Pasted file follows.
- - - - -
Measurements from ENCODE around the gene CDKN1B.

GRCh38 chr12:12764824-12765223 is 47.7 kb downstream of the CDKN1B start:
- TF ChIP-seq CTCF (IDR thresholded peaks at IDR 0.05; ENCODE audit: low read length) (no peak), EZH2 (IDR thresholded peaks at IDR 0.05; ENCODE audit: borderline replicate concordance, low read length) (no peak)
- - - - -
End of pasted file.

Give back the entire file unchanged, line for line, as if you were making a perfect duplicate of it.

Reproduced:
Measurements from ENCODE around the gene CDKN1B.

GRCh38 chr12:12764824-12765223 is 47.7 kb downstream of the CDKN1B start:
- TF ChIP-seq CTCF (IDR thresholded peaks at IDR 0.05; ENCODE audit: low read length) (no peak), EZH2 (IDR thresholded peaks at IDR 0.05; ENCODE audit: borderline replicate concordance, low read length) (no peak)